📰 STORY OF THE DAY
7 ways the pandemic may change the airline industry for good
Will flying be greener? More comfortable? Less frequent? As the world eyes a post-COVID reality, we look at ways the airline industry has been changing through a pandemic that has devastated air travel.
⛽ Cleaner aviation fuel: With air travel responsible for roughly 12% of all CO2 emissions from transport, and stricter international regulation on the horizon, the industry is increasingly seeking sustainable alternatives to petroleum-based fuel. In Germany, state broadcaster Deutsche Welle reports that the world's first factory producing CO2-neutral kerosene recently started operations in the town of Wertle, in Lower Saxony. The plant, for which Lufthansa is set to become the pilot customer, will produce CO2-neutral kerosene through a circular production cycle incorporating sustainable and green energy sources and raw materials
.🛃 Smoother check-in: The pandemic has also accelerated the shift towards contactless traveling, with more airports harnessing the power of biometrics — such as facial recognition or fever screening — to reduce touchpoints and human contact. Similar technology can also be used to more efficiently scan physical objects, such as explosive detection. Ultimately, passengers will be able to "check-in" and go through a security screening anywhere at the airports, removing queues and bottlenecks.
✈️ The billion-dollar question: Will we fly less? At the end of the day, even with all these (mostly positive) changes that we've seen take shape over the past 18 months, the industry faces major uncertainty about whether air travel will ever return to the pre-COVID levels. Not only are people wary about being in crowded and closed airplanes, but the worth of long-distance business travel, in particular, is being questioned as many have seen that meetings can function remotely, via Zoom and other online apps.
➡️ Read more on Worldcrunch.com
"The crimes committed that night are unforgivable for the Republic."
— Emmanuel Macron became the first French president to commemorate the killing of as many as 200 Algerian independence protesters by Parisian police in 1961. For 40 years, French officials ignored the massacre, which took place a year before Algeria gained its independence from France after an eight-year war. In 2012, French President François Hollande acknowledged the killings for the first time on a visit to Algeria, and Macron took it further by attending Sunday's commemoration at the site where the events happened in the French capital. Still, many had hoped the French President would go further and take responsibility for a "state massacre," for a crime many historians consider the most violent repression of a peaceful demonstration in post-War Europe.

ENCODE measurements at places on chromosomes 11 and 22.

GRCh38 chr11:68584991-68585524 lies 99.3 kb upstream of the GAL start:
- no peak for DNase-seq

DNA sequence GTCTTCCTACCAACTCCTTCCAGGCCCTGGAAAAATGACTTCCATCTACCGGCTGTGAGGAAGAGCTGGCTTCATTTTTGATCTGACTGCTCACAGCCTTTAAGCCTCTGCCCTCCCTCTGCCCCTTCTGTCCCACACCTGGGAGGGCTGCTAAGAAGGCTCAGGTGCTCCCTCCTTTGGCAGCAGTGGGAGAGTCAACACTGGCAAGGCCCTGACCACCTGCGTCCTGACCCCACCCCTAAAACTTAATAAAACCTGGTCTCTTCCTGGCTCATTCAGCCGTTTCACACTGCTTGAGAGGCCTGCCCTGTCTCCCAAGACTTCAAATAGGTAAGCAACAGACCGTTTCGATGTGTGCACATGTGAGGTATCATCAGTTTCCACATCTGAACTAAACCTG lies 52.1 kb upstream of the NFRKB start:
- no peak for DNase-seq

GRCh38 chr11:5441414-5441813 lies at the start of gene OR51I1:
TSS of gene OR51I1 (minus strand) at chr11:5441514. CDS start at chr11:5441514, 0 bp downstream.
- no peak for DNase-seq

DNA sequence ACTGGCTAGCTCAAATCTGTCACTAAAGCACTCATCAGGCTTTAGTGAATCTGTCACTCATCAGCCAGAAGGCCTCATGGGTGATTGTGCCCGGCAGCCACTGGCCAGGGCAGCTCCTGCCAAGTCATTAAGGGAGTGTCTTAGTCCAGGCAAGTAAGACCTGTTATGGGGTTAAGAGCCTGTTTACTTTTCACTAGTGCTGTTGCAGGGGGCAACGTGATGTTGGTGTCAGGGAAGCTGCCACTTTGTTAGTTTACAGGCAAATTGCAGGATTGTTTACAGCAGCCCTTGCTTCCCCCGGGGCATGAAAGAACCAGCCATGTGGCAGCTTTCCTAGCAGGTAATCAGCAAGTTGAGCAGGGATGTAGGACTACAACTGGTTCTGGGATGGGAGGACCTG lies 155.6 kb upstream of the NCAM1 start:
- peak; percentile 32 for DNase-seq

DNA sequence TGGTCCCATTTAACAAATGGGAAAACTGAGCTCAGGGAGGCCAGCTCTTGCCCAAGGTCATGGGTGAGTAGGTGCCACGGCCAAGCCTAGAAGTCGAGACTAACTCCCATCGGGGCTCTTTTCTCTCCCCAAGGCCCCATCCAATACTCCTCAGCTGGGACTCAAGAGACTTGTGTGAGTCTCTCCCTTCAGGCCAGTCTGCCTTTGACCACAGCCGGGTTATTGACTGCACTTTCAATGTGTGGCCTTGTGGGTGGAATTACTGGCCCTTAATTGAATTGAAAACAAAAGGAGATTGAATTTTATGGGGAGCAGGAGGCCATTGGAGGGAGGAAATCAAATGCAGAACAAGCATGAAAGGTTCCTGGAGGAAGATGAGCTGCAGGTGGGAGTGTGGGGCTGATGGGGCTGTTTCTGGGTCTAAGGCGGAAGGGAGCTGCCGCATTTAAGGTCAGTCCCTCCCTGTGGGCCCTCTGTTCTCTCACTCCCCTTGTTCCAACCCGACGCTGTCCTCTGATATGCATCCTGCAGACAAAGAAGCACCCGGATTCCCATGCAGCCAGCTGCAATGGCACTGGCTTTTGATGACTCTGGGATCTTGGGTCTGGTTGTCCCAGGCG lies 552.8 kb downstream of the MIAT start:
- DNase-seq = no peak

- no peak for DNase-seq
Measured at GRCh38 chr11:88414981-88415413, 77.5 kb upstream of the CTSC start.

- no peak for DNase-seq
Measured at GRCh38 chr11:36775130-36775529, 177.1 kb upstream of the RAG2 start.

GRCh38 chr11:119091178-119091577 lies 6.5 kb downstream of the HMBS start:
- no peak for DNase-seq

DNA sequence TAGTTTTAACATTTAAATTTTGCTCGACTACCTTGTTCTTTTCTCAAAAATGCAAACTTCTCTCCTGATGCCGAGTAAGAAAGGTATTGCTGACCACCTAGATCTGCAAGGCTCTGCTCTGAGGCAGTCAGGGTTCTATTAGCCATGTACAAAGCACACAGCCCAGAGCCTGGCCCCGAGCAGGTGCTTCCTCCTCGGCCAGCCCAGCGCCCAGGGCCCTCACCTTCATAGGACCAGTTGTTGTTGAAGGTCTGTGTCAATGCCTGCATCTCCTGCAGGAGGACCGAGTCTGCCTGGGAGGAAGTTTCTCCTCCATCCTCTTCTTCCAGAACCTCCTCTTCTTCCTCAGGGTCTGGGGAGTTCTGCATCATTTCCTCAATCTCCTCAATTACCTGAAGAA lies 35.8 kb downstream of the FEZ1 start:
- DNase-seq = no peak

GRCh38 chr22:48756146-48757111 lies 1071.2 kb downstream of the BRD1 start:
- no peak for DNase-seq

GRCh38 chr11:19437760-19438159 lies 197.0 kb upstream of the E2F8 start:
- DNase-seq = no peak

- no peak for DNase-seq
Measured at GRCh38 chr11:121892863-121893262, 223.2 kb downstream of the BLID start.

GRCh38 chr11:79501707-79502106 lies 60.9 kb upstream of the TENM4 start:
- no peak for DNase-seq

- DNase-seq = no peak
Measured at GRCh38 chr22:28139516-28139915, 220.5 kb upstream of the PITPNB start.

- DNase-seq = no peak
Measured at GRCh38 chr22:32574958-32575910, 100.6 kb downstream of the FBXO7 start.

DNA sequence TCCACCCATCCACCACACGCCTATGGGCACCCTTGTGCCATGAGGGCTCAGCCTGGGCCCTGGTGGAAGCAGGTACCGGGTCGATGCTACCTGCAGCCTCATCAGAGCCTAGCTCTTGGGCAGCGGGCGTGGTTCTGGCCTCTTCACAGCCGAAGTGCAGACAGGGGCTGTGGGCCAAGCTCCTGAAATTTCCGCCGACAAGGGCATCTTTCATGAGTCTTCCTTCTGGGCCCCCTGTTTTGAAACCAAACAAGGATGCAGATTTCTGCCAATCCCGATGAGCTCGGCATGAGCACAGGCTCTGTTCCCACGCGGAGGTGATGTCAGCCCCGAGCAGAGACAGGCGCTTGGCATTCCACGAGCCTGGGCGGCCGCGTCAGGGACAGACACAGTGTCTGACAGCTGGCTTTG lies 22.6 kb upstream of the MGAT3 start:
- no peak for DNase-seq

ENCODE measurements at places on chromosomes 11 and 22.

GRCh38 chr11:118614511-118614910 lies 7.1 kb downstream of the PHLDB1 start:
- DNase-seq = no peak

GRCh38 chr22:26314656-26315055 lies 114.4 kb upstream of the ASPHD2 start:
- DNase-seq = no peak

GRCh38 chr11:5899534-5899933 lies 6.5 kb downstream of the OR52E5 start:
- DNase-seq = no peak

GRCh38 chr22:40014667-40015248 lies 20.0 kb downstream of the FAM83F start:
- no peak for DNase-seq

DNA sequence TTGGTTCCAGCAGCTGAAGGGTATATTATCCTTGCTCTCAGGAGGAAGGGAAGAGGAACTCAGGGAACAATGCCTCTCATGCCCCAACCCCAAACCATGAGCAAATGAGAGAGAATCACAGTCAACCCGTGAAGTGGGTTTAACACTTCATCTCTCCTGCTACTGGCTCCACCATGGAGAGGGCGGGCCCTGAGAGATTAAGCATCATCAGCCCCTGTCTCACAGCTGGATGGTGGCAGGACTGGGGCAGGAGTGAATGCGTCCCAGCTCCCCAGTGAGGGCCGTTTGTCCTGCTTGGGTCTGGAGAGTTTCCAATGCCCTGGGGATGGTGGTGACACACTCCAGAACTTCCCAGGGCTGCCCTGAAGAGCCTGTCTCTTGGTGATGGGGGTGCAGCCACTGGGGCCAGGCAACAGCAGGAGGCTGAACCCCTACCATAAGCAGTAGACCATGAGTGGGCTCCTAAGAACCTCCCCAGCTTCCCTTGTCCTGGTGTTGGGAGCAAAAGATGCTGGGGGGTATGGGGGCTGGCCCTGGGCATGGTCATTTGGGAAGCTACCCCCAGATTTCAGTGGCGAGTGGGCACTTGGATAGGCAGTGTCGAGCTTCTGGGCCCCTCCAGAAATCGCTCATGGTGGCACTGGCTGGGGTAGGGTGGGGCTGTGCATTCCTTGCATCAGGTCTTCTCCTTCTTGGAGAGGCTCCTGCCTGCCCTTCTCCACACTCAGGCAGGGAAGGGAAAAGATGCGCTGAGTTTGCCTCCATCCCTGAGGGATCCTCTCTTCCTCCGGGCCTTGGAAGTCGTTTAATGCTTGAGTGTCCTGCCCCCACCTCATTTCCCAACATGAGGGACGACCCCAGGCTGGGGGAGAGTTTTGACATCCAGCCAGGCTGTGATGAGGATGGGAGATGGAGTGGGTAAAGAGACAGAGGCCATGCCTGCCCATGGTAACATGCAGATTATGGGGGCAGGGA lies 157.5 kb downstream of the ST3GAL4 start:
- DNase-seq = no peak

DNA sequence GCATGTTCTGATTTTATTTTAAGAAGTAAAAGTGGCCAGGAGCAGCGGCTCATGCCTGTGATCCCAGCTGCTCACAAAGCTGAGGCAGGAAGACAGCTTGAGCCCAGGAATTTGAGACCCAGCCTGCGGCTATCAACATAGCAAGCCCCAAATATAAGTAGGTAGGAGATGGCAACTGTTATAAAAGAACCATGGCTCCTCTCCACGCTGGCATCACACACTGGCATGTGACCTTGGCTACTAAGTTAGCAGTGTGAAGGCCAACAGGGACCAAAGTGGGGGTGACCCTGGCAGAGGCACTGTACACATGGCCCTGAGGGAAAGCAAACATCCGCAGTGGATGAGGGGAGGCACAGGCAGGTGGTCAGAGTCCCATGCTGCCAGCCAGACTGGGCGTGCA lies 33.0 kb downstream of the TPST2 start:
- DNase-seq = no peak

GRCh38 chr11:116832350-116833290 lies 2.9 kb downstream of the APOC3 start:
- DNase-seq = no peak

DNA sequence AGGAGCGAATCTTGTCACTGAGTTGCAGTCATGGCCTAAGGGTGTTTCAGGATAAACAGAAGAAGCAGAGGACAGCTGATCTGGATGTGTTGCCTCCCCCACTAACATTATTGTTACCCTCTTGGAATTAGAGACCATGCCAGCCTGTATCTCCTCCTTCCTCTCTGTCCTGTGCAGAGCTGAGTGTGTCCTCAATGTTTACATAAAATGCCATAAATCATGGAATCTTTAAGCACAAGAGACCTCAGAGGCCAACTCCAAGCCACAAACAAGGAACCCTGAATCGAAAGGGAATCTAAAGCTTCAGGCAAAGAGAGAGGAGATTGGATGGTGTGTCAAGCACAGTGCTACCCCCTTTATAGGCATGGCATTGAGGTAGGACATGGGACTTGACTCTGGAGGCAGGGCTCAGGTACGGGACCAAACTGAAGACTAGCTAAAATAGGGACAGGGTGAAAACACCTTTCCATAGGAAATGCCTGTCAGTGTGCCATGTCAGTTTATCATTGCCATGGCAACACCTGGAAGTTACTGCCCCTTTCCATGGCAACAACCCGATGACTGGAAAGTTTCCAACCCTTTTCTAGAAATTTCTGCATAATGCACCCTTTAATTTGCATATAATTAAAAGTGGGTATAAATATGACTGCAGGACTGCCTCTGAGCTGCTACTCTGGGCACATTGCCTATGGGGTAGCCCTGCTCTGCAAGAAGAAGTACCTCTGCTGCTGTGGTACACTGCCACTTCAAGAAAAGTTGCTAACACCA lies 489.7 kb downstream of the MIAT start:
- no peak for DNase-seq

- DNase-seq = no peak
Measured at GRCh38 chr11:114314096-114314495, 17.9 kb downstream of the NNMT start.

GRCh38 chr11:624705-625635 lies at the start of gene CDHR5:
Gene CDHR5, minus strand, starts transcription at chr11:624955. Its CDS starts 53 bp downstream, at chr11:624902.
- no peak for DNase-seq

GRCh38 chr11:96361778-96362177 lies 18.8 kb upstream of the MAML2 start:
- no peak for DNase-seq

📈💥 IN OTHER NEWS
Low trust, high risk: The global rise of violence targeting politicians
The deadly stabbing of British Parliament Member David Amess confirms an ongoing study on trust and governance in democracies around the world: It's bad. In The Conversation, James Weinberg — the study's author and a lecturer in Political Behavior at the University of Sheffield — writes:
⏪ The assassination of Amess, who was stabbed to death in his constituency on Friday, is a tragic moment for democracy. What makes it even more devastating is that such a catastrophic failure is not without precedent or predictability. Labour MP Jo Cox was shot at her constituency surgery in 2016. Before her, another Labour MP, Stephen Timms, survived a stabbing in 2010. And Andrew Pennington, a Gloucestershire county councilor, died in a frenzied attack in 2001 while trying to protect local Liberal Democrat MP Nigel Jones.
☝️ Beyond these critical junctures in the public debate about politicians' safety, elected representatives must live with an increasingly insidious level of popular cynicism that threatens violence on an almost daily basis.
🇬🇧🇳🇿🇿🇦 Not only are these experiences of abuse or threats of physical violence felt across both sides of the political aisle in the UK — they also appear to be growing more common in other democratic contexts where the climate of politics has been presumed to be both calmer and more volatile, from New Zealand to South Africa.
Read the full piece from The Conversation, now on Worldcrunch.com
✍️ Newsletter by Anne-Sophie Goninet, Jane Herbelin and Bertrand Hauger